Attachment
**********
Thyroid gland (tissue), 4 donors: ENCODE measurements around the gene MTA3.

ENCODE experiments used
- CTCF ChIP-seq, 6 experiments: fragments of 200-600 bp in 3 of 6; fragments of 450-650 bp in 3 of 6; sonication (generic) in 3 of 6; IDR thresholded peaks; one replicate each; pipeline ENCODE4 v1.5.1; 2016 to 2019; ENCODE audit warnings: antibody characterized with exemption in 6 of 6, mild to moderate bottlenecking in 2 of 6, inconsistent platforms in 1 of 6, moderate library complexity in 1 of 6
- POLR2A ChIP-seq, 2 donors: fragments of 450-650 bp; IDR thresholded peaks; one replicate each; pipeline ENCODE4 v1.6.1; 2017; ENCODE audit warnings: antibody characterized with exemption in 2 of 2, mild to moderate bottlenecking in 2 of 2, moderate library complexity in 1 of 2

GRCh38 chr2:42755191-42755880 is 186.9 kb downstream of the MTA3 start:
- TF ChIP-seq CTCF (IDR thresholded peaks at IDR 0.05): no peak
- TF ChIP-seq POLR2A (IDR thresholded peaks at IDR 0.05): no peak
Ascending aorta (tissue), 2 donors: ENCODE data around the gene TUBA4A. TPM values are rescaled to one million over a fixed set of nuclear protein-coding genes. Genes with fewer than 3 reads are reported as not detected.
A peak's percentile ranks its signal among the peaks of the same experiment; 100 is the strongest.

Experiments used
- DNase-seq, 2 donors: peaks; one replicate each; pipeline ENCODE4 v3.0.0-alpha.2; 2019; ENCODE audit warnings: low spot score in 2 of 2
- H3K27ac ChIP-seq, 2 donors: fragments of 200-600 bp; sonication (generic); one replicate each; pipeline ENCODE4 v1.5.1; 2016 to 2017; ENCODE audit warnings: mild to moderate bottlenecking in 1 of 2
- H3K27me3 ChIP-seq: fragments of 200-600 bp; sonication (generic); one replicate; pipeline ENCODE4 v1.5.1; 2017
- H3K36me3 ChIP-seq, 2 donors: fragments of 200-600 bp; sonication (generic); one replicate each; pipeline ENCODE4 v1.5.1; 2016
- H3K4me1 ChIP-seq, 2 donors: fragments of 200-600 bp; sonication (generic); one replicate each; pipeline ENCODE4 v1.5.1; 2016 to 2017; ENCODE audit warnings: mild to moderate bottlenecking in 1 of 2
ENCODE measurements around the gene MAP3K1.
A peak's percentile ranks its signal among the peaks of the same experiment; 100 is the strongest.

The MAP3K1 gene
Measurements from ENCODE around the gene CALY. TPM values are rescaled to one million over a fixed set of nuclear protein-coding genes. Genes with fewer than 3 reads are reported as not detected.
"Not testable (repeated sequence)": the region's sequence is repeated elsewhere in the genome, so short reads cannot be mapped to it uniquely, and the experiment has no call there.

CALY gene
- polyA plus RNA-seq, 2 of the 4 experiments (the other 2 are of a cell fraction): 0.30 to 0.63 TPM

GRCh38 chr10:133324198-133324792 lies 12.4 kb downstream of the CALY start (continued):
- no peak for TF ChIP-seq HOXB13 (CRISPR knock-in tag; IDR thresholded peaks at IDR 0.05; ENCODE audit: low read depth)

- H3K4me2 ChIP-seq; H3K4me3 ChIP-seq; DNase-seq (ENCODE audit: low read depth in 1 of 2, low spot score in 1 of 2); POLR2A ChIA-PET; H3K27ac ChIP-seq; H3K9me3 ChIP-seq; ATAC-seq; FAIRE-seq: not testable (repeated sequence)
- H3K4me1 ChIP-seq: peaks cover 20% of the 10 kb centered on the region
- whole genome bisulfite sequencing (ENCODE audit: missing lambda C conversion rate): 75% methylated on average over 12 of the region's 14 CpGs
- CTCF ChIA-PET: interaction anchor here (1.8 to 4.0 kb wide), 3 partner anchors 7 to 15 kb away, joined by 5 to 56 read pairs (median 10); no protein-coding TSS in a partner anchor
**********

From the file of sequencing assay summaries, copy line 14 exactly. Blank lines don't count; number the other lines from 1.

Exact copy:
- H3K36me3 ChIP-seq, 2 donors: fragments of 200-600 bp; sonication (generic); one replicate each; pipeline ENCODE4 v1.5.1; 2016